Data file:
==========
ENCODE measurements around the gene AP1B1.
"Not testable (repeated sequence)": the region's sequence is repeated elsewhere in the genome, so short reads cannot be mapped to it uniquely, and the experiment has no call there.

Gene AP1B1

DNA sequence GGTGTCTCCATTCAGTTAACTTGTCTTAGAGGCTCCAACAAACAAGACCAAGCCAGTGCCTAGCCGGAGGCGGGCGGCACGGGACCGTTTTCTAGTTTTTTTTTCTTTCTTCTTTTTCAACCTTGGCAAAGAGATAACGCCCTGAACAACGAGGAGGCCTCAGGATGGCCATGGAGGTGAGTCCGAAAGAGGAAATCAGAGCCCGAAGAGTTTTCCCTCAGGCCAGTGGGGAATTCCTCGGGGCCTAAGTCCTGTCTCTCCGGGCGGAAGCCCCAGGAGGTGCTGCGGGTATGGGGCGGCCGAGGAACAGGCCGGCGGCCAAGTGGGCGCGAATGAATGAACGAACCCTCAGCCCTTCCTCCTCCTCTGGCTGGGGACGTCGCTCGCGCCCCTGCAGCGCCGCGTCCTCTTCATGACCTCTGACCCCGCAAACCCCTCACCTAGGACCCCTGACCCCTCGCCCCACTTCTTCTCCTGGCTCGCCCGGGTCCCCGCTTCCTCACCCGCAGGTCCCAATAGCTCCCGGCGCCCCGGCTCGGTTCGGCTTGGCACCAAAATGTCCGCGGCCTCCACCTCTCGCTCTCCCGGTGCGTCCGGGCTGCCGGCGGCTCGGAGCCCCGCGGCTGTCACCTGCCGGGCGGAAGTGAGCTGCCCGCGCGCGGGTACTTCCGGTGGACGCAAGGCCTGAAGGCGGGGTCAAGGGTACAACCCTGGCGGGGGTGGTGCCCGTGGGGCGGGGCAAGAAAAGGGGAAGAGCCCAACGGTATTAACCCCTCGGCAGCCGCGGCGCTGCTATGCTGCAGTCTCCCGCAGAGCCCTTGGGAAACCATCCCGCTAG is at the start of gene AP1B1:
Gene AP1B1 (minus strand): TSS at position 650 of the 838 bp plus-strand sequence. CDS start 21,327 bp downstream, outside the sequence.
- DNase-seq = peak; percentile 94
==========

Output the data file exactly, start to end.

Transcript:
ENCODE measurements around the gene AP1B1.
"Not testable (repeated sequence)": the region's sequence is repeated elsewhere in the genome, so short reads cannot be mapped to it uniquely, and the experiment has no call there.

Gene AP1B1

DNA sequence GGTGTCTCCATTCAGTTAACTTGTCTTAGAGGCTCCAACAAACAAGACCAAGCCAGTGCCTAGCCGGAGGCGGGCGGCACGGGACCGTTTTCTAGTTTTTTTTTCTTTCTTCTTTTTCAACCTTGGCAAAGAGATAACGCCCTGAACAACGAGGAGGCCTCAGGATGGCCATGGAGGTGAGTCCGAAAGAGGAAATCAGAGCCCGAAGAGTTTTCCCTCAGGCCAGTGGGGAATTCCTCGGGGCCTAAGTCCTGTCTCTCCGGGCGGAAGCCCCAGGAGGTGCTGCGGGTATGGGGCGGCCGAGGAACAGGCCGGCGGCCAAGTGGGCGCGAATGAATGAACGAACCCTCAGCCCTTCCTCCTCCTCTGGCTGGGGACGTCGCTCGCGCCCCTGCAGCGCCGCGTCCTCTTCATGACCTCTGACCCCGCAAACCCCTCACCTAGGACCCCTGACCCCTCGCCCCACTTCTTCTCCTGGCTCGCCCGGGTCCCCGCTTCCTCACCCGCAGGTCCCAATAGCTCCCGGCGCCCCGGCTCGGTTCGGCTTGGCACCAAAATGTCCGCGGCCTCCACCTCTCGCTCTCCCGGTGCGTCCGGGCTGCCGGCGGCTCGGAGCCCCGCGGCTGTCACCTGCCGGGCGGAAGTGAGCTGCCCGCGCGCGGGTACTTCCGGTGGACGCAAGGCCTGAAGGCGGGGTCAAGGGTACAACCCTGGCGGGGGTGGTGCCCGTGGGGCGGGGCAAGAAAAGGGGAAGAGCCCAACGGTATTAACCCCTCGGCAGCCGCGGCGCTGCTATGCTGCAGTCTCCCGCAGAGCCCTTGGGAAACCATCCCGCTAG is at the start of gene AP1B1:
Gene AP1B1 (minus strand): TSS at position 650 of the 838 bp plus-strand sequence. CDS start 21,327 bp downstream, outside the sequence.
- DNase-seq = peak; percentile 94